Florida lawmakers approved a medication that could save lives during a drug overdose, with a bill now awaiting Gov. Rick Scott’s signature.
On Tuesday, the Legislature passed SB 758/HB 751, known as the Emergency Treatment for Opioid Overdose Act, which increases availability of Naloxone, a drug that immediately reverses effects of opioids — prescription painkillers, heroin and the like — in the event of an overdose.
According to the Centers for Disease Control (CDC), 44,000 people lost their lives to drug overdose in 2013. Naloxone is an FDA-approved non-addictive medication that experts say saved more than 10,000 lives in the U.S. over the past decade.
Florida now joins 29 states and the District of Columbia that implemented a law or developed a pilot program to allow the use of Naloxone.
Republicans state Sen. Greg Evers from Pensacola, state Rep. Julio Gonzalez from Venice and state Rep. Doc Renuart from Ponte Vedra Beach sponsored the Act. Gonzales and Renuart are both physicians.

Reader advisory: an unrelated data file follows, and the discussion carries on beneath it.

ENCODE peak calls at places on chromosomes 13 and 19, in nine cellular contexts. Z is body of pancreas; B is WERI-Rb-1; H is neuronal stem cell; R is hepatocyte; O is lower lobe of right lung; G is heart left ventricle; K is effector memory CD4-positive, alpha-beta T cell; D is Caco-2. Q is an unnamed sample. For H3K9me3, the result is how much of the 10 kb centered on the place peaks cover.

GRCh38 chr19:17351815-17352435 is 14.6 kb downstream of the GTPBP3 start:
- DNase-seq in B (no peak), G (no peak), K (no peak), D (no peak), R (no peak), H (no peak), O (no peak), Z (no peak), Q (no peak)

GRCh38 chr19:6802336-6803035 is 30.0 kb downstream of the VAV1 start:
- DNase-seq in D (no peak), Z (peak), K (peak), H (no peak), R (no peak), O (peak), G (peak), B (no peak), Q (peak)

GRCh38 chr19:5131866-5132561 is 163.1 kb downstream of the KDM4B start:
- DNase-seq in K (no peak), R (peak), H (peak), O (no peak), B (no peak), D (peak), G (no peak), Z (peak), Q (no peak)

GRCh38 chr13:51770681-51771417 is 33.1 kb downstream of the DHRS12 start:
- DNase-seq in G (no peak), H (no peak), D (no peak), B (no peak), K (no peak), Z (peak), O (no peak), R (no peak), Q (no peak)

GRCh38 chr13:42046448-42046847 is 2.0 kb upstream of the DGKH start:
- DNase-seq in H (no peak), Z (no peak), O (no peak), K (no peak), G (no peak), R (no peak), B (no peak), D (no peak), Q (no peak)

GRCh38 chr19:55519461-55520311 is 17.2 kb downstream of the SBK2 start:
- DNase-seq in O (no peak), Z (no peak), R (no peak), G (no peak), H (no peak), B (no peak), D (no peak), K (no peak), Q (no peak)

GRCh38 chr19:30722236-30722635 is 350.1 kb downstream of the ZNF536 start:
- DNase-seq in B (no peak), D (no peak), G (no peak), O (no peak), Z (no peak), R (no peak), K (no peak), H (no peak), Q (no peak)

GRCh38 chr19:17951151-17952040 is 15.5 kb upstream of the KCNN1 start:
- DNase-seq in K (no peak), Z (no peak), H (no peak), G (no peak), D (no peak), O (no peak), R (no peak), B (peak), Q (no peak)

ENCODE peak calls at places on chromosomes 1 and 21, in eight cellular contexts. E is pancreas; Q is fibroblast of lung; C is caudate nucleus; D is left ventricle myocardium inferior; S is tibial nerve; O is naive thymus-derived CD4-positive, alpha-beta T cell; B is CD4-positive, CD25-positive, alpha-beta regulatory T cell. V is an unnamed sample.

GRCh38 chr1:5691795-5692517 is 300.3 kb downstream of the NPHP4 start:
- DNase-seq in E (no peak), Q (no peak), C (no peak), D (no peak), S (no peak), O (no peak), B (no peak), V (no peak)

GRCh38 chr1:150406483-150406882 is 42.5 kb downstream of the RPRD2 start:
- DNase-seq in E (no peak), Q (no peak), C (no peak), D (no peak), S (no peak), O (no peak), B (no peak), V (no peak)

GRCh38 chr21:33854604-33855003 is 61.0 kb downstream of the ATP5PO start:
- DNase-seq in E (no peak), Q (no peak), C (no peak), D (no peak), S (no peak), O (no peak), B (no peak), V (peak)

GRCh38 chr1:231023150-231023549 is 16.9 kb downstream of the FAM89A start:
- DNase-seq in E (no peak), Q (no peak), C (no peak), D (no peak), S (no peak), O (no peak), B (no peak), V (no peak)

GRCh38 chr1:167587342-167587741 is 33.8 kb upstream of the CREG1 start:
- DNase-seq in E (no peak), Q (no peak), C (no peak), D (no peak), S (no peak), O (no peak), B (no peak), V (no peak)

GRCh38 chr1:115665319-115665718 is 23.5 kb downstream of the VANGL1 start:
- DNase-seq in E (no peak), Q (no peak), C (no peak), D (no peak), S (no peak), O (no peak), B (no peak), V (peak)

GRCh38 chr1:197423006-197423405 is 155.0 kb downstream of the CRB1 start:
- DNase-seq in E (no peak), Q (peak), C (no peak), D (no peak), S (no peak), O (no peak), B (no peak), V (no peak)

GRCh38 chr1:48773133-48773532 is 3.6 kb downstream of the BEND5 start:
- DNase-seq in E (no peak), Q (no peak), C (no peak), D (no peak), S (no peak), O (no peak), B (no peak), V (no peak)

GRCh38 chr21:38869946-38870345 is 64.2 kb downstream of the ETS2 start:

Co-sponsors include state Reps. Frank Artiles, Colleen Burton, Fred Costello, Katie Edwards, Kristin Jacobs, Ray Pilon, Jake Rabrun, Patrick Rooney, Greg Steube, and Charles Van Zant.
“This legislation will ensure that the life-saving medication … is always in the hands of healthcare professionals and emergency personnel so we can begin curbing the overdose death rate in Florida and be a leader in these policy matters,” Gonzalez said in a statement.
The bill allows first responders to possess, store, and administer Naloxone. Persons acting under a “standing order” issued by a healthcare professional will be able to store the opioid antagonist.
Shatterproof: Stronger than Addiction is a national organization to protect children from addiction while ending the stigma. The group worked with lawmakers, advocacy organizations, Florida families, and victims of addiction on the Act, as well as other reforms to help end the disease of addiction and decrease drug overdoses in Florida.
“Shatterproof commends the Florida Legislature for their work to pass legislation that will ultimately save lives in Florida,” said Shatterproof founder Gary Mendell.
Florida faces a severe addiction epidemic, Mendell added, as the nation’s 11th-highest in drug-overdose mortality rate, a problem affecting almost every family and community. He applauded legislators who “have hearts big enough to allow for a second chance.”